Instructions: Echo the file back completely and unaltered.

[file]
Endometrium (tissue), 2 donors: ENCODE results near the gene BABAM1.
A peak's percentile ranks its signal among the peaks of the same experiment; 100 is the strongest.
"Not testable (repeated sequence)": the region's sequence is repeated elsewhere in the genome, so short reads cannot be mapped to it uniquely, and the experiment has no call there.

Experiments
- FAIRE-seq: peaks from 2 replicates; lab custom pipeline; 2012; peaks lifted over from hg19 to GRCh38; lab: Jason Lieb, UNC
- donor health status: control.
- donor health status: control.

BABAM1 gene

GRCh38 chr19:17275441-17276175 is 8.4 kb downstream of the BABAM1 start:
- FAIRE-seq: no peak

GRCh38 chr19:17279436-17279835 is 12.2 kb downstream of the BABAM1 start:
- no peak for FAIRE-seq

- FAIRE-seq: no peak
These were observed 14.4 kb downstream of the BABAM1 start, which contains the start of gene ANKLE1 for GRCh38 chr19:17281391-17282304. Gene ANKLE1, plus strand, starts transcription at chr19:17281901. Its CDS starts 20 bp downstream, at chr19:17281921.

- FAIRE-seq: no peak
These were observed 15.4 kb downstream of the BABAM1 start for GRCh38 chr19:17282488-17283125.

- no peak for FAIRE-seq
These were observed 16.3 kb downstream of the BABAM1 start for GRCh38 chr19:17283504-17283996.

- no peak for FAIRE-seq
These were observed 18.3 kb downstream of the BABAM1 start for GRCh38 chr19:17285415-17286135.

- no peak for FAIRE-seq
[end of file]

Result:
Endometrium (tissue), 2 donors: ENCODE results near the gene BABAM1.
A peak's percentile ranks its signal among the peaks of the same experiment; 100 is the strongest.
"Not testable (repeated sequence)": the region's sequence is repeated elsewhere in the genome, so short reads cannot be mapped to it uniquely, and the experiment has no call there.

Experiments
- FAIRE-seq: peaks from 2 replicates; lab custom pipeline; 2012; peaks lifted over from hg19 to GRCh38; lab: Jason Lieb, UNC
- donor health status: control.
- donor health status: control.

BABAM1 gene

GRCh38 chr19:17275441-17276175 is 8.4 kb downstream of the BABAM1 start:
- FAIRE-seq: no peak

GRCh38 chr19:17279436-17279835 is 12.2 kb downstream of the BABAM1 start:
- no peak for FAIRE-seq

- FAIRE-seq: no peak
These were observed 14.4 kb downstream of the BABAM1 start, which contains the start of gene ANKLE1 for GRCh38 chr19:17281391-17282304. Gene ANKLE1, plus strand, starts transcription at chr19:17281901. Its CDS starts 20 bp downstream, at chr19:17281921.

- FAIRE-seq: no peak
These were observed 15.4 kb downstream of the BABAM1 start for GRCh38 chr19:17282488-17283125.

- no peak for FAIRE-seq
These were observed 16.3 kb downstream of the BABAM1 start for GRCh38 chr19:17283504-17283996.

- no peak for FAIRE-seq
These were observed 18.3 kb downstream of the BABAM1 start for GRCh38 chr19:17285415-17286135.

- no peak for FAIRE-seq